Background: Myocardial fibrosis is a common postmortem finding among young individuals with sudden cardiac death. Because there is no known single cause, we tested the hypothesis that some cases of myocardial fibrosis in the absence of identifiable causes (primary myocardial fibrosis [PMF]) are associated with genetic variants. Methods: Tissue was obtained at autopsy from 4031 consecutive individuals with sudden cardiac death in Northern Finland, among whom PMF was the only structural finding in 145 subjects with sudden cardiac death. We performed targeted next-generation sequencing using a panel of 174 genes associated with myocardial structure and ion channel function when autopsies did not identify a secondary basis for myocardial fibrosis. All variants with an effect on protein and with a minor allele frequency <0.01 were classified as pathogenic or variants of uncertain significance on the basis of American College of Medical Genetics consensus guidelines. Results: Among the 96 specimens with DNA passing quality control (66%), postmortem genetic tests identified 24 variants of known or uncertain significance in 26 subjects (27%). Ten were pathogenic/likely pathogenic variants in 10 subjects (10%), and 14 were variants of uncertain significance in 11 genes among 16 subjects (17%). Five variants were in genes associated with arrhythmogenic right ventricular cardiomyopathy, 6 in hypertrophic cardiomyopathy-associated genes, and 11 in dilated cardiomyopathy-associated genes; 2 were not associated with these disorders. Four unique variants of uncertain significance cosegregated among multiple unrelated subjects with PMF. No pathogenic/likely pathogenic variants were detected in ion channel-encoding genes. Conclusions: A large proportion of subjects with PMF at autopsy had variants in genes associated with arrhythmogenic right ventricular cardiomyopathy, dilated cardiomyopathy, and hypertrophic cardiomyopathy without autopsy findings of those diseases, suggesting that PMF can be an alternative phenotypic expression of structural disease-associated genetic variants or that risk-associated fibrosis was expressing before the primary disease. These findings have clinical implications for postmortem genetic testing and family risk profiling.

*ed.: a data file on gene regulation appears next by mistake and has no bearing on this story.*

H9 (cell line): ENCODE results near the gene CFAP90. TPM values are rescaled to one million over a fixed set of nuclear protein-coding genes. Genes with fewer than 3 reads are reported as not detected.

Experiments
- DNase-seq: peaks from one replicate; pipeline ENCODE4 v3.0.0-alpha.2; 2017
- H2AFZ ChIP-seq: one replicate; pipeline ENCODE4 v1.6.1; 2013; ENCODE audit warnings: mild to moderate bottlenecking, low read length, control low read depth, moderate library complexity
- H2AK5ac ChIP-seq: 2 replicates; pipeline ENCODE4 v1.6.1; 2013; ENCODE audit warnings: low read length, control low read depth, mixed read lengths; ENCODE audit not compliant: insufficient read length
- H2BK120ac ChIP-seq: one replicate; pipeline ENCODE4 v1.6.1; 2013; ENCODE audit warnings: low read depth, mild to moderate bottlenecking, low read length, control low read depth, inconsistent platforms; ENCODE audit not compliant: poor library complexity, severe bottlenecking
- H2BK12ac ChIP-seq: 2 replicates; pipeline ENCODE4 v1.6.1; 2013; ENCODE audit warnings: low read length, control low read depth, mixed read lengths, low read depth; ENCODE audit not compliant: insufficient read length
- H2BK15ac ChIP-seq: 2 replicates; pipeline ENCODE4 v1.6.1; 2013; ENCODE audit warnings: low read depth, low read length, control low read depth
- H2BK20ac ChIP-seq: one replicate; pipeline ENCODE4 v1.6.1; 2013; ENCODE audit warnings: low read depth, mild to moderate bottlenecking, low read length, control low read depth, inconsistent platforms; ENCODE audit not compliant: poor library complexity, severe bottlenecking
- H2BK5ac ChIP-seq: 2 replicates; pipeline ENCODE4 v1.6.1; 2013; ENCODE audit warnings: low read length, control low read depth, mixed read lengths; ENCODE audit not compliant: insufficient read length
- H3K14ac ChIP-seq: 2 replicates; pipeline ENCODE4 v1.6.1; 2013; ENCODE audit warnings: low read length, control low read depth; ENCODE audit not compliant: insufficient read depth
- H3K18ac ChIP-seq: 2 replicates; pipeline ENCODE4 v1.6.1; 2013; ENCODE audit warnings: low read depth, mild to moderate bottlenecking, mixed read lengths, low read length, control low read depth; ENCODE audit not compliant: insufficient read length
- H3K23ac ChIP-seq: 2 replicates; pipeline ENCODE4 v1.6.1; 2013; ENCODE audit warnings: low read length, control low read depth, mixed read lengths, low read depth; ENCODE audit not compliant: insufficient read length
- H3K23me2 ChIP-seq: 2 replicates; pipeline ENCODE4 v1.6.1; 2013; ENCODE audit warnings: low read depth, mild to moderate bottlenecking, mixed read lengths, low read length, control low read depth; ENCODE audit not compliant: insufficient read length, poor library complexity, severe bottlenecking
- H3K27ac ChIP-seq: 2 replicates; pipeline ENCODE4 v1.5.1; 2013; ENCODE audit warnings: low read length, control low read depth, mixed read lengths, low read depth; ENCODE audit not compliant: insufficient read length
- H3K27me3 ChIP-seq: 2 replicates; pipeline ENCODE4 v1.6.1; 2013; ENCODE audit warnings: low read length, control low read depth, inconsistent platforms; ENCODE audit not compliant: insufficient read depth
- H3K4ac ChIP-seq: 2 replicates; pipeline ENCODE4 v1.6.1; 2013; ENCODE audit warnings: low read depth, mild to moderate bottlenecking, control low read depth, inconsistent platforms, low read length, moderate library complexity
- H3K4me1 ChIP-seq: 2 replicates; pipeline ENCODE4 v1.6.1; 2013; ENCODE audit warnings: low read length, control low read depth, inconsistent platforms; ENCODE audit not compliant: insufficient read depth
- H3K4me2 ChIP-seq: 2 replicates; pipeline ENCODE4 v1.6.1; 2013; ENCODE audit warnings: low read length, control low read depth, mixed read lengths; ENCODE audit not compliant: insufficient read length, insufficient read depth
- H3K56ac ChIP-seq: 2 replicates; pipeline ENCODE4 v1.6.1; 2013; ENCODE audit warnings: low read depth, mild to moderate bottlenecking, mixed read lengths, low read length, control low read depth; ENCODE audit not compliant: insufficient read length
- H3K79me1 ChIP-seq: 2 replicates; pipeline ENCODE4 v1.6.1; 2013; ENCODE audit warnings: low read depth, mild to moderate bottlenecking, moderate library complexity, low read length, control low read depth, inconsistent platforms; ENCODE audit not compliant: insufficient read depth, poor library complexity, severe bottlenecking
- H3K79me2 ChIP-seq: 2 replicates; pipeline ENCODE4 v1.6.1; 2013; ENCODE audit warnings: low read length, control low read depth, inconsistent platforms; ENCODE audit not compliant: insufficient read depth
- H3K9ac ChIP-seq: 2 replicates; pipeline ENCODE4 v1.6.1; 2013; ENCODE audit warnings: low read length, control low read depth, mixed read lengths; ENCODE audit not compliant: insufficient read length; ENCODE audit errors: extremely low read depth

- death, cardiac, sudden
ASJC Scopus subject areas
- Cardiology and Cardiovascular Medicine
- Physiology (medical)